In 1911 the Money Order and Postal Order department moved out of Queen Victoria Street to new premises in Manor Gardens, off Holloway Road.[4]

Current building[edit]

Upper part of the 1933 building.

The present edifice, known as the Faraday Building, replaced the old Savings Bank building in Queen Victoria Street. Designed by the architect A. R. Myers for the Office of Works, it was completed in 1933.[1] That same year the international telephone exchange was opened at Faraday. In 1935, an automatic exchange was opened with more than 6,000 working lines. The complex task of switching subscribers over to the new exchange involved 60 engineers working for more than 15 months.

The 1939 extension (right).

The building was extended to the east along Queen Victoria Street (at a lower elevation) in 1938-39. To the north of this extension (on the other side of Knightrider Street), a 'tall windowless concrete shelter [...] called The Citadel'[1] was built in 1942, adjoining the old Savings Bank extension in Carter Lane. Excavated to a depth of thirty feet, this was designed to provide bomb-proof accommodation for the Communications department.[4] The Citadel was re-clad and extended upwards in 1962-64. On the opposite side of Queen Victoria Street, Baynard House was built (1974-79) to provide further accommodation for the exchange.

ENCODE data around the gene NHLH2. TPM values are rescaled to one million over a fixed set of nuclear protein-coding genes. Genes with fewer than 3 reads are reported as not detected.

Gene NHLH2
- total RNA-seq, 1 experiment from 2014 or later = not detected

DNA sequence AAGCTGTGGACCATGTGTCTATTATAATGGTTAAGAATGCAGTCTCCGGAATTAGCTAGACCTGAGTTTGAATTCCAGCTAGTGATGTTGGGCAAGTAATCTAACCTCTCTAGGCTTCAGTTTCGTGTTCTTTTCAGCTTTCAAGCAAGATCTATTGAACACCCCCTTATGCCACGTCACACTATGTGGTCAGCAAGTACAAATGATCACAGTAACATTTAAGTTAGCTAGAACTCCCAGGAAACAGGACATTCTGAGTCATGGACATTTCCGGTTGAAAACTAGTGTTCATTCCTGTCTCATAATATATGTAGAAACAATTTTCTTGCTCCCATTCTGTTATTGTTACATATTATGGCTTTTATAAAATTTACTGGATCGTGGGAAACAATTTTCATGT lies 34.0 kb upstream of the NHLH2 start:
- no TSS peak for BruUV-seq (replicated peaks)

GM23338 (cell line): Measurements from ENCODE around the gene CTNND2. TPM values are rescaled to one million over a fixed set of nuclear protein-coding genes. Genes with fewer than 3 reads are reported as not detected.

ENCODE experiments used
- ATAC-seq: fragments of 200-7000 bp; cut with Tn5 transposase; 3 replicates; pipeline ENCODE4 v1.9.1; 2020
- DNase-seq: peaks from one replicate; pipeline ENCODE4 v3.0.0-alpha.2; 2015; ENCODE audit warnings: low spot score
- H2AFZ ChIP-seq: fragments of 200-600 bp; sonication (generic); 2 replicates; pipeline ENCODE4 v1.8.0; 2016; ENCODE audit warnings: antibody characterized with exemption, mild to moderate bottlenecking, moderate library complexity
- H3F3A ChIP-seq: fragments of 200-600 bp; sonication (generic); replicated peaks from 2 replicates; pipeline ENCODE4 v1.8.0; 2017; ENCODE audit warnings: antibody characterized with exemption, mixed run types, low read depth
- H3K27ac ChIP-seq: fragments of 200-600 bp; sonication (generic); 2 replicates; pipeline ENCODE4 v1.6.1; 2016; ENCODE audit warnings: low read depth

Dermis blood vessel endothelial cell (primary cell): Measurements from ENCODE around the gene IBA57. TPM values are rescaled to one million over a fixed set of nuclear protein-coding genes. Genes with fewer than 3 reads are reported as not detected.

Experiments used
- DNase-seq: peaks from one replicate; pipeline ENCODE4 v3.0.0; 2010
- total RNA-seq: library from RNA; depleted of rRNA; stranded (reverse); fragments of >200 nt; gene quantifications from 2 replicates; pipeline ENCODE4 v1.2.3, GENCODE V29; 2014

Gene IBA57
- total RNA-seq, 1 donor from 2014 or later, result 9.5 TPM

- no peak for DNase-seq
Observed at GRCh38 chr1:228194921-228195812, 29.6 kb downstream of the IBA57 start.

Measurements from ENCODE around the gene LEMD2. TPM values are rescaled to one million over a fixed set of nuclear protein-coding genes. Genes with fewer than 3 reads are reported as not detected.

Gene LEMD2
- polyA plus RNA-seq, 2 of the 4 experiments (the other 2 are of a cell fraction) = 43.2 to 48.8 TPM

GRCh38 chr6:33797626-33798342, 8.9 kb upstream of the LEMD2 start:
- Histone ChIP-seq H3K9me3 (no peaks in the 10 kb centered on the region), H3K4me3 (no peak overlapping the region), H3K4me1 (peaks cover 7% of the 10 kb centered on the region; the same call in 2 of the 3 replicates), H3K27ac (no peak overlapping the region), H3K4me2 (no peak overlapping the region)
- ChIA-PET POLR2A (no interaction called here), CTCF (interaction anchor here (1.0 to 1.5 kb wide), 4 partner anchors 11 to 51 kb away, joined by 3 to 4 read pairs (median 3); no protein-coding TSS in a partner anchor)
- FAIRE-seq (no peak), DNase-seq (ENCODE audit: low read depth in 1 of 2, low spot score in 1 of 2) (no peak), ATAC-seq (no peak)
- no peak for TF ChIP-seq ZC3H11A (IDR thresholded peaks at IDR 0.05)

The buildings north of Knightrider Street (Tanner's Savings Bank extension and the World War II Citadel) were demolished in the early 2000s.

Architecture and streetscape[edit]

The building (left) as seen from the Millennium Bridge.

The building is cream-coloured. It has one-bay chamfered corners on its east side (Godliman Street) which mean the footprint of the building is, at fine level, an irregular hexagon rather than its general form of a slightly tapering rectangle. Its southwestern quarter hosts bays that rise (a further five) to ten storeys, with rectangular turrets and recessed upper storeys. The windows across the western "half" of the building give away its on average lower ceiling height and this section slightly projects from the rest of the main, long, façade (which was added a few years later).

One building is attached, the older № 146 Queen Victoria Street,[5] which matches in colour and has been adapted as a place of Scientology training.

The construction of the Faraday Building obscured the riverside view of upper parts of St Paul's Cathedral. This led directly to regulations protecting views to and from the dome from a number of vantage points by restricting the height of new buildings constructed in certain designated areas.[6] The City of London School and another telephone exchange, Baynard House, were built between the riverside and Faraday Building but are restricted in height to just three levels above ground.


  1. ^ a b c d Simon Bradley (ed.), Nikolaus Pevsner, London. 1. The City of London (London: Penguin Books, 1997) p. 343.
  2. ^ "The New Post Office Savings Bank". The London Journal. LXXI (1830): 149–150. 6 March 1880.
  3. ^ Fiftieth Report of the Postmaster General on the Post Office. London: HMSO. 1904. p. 26.
  4. ^ a b "INFORMATION SHEET NO 9: Headquarters of the Post Office" (PDF). Great Britain Philatelic Society. Post Office Archives 1988. Retrieved 25 May 2023.
  5. ^ "Listed building: 146 Queen Victoria Street". Historic England. Retrieved 23 May 2023.
  6. ^ John Schofield, St Paul's Cathedral: Archaeology and History (London and Philadelphia: Oxbow, 2016) pp. 110–111.

51°30′44″N 0°06′01″W / 51.5122°N 0.1002°W / 51.5122; -0.1002